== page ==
For the record, I was a huge fan of the early Assassin’s Creed games. The first couple of games were actually some of my favourite titles on the PS3. The concept, stories and interesting game mechanics meant it was a firm favourite. However, with their annual releases, glitches and seeming reluctance to innovate, the franchise lost its appeal. Yet, with the release of the Chronicles spin-off, I saw a distinct difference from the core games that made me think there could be hope for the franchise yet.
Assassin’s Creed Chronicles is an episodic 2.5D side-scrolling platformer that follows the stories of three different assassins throughout history. The first episode, set in China, was released in 2015; with the second and third episodes, set in India and Russia respectively, were released in early 2016.
Visually all three chapters are very good looking games that follow their own aesthetic styles. China for example has a much more muted colour palette that resembles a watercolour painting. Whereas India is much more vibrant and Russia plays around with the contrasts between light and dark. Overall, the design of the chapters are able to reflect the places and times in history they are set whilst also providing enough diversity to make me think I was playing three separate games.
Gameplay is significantly different to the core games with the levels taking a much more linear approach so that the player follows a specific path the game wants you to take. As each protagonist you make way through the environments running, climbing and using stealth tactics to make your way to the end of each level in a chapter. Personally I would have liked to see a little more diversity in the play style for each assassin but the controls feel very familiar to anyone that have played any other titles in the series.
Similar to other Assassin’s Creed games, Chronicles encourages stealth as it’s preferred choice of gaming style. You are equipped with a number of tools including a sword, rope darts, daggers and explosives. However, these tools are are not meant for the player to go charging into battle and are instead meant for distraction, disorientation and silent take downs.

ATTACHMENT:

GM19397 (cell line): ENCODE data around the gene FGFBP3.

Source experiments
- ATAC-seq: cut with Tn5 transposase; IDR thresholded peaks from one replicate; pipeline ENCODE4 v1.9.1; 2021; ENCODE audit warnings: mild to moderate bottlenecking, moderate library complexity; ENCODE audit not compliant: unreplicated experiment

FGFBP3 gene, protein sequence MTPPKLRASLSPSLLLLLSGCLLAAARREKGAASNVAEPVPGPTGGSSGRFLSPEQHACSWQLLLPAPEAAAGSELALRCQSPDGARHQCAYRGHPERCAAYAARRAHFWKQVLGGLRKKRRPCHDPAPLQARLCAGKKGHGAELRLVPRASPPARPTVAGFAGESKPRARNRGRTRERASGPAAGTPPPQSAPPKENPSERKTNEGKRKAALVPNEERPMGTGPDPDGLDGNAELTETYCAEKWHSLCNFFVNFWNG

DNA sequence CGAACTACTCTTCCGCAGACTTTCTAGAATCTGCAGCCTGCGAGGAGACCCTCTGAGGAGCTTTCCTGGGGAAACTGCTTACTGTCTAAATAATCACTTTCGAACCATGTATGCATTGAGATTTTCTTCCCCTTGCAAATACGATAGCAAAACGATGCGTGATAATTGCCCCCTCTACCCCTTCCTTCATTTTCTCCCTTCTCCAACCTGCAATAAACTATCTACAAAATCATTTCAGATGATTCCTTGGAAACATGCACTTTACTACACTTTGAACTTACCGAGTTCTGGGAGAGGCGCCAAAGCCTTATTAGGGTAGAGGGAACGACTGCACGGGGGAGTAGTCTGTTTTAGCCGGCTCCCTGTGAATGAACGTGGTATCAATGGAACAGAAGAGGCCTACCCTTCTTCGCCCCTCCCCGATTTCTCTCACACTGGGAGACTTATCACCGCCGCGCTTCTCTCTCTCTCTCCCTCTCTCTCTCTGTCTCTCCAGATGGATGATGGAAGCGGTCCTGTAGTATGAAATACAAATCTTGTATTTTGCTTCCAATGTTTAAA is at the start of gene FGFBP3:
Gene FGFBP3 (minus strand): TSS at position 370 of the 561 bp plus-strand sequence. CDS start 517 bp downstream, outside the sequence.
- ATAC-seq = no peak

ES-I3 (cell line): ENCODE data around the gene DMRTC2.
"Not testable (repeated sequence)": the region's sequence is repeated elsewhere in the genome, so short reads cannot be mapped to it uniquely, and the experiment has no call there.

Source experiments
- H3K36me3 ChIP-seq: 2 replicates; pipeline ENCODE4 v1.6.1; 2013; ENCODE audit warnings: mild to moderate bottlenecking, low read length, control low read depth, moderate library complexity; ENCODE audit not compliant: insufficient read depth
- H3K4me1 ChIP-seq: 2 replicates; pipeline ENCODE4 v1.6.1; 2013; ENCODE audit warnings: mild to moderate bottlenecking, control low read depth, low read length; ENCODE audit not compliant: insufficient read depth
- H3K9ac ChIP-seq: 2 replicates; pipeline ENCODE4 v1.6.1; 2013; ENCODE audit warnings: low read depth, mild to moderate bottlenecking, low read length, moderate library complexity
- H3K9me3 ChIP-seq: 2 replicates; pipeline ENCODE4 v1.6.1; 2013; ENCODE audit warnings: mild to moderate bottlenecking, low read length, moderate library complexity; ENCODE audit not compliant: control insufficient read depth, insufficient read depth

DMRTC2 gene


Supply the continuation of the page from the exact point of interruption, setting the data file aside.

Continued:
Unlike other titles in the series, outside of stealth, Chronicles doesn’t give you much chance of survival once spotted by the guards. On occasion you can fight your way out of a bad situation but more often than not you will soon be taken down. In the core games, players can fight their way out of most situations or simply run far enough and hide from pursuing guards. However, Chronicles doesn’t offer you this freedom.
One of the biggest downfalls for Assassin’s Creed Chronicles is the instant fail tasks it introduces in the India and Russia chapters. Fans of the series will be aware of these tasks; whereby you have to track a target or sneak into a building completely unseen and if spotted you have to start over. Even in the core games these challenges are tedious but strip away the freedom to plan your own route like Chronicles has and they just become mind-numbing. Which is a shame since the Russia chapter in particular relies so heavily on these challenges; and is therefore my least favourite chapter of the three.
Overall Assassin’s Creed Chronicles does a nice job to break away from the monotonous tones that we have become accustomed to through the main series. Confining the levels in each chapter does make the game much more linear than previous titles and restricts the amount of freedom the player has when it comes to tackling a task.
Whilst the game isn’t perfect and the overuse of instant fail tasks left me wanting to hit my head against a wall, Chronicles does show that the series still has a lot of room to experiment with a new style and game play mechanics.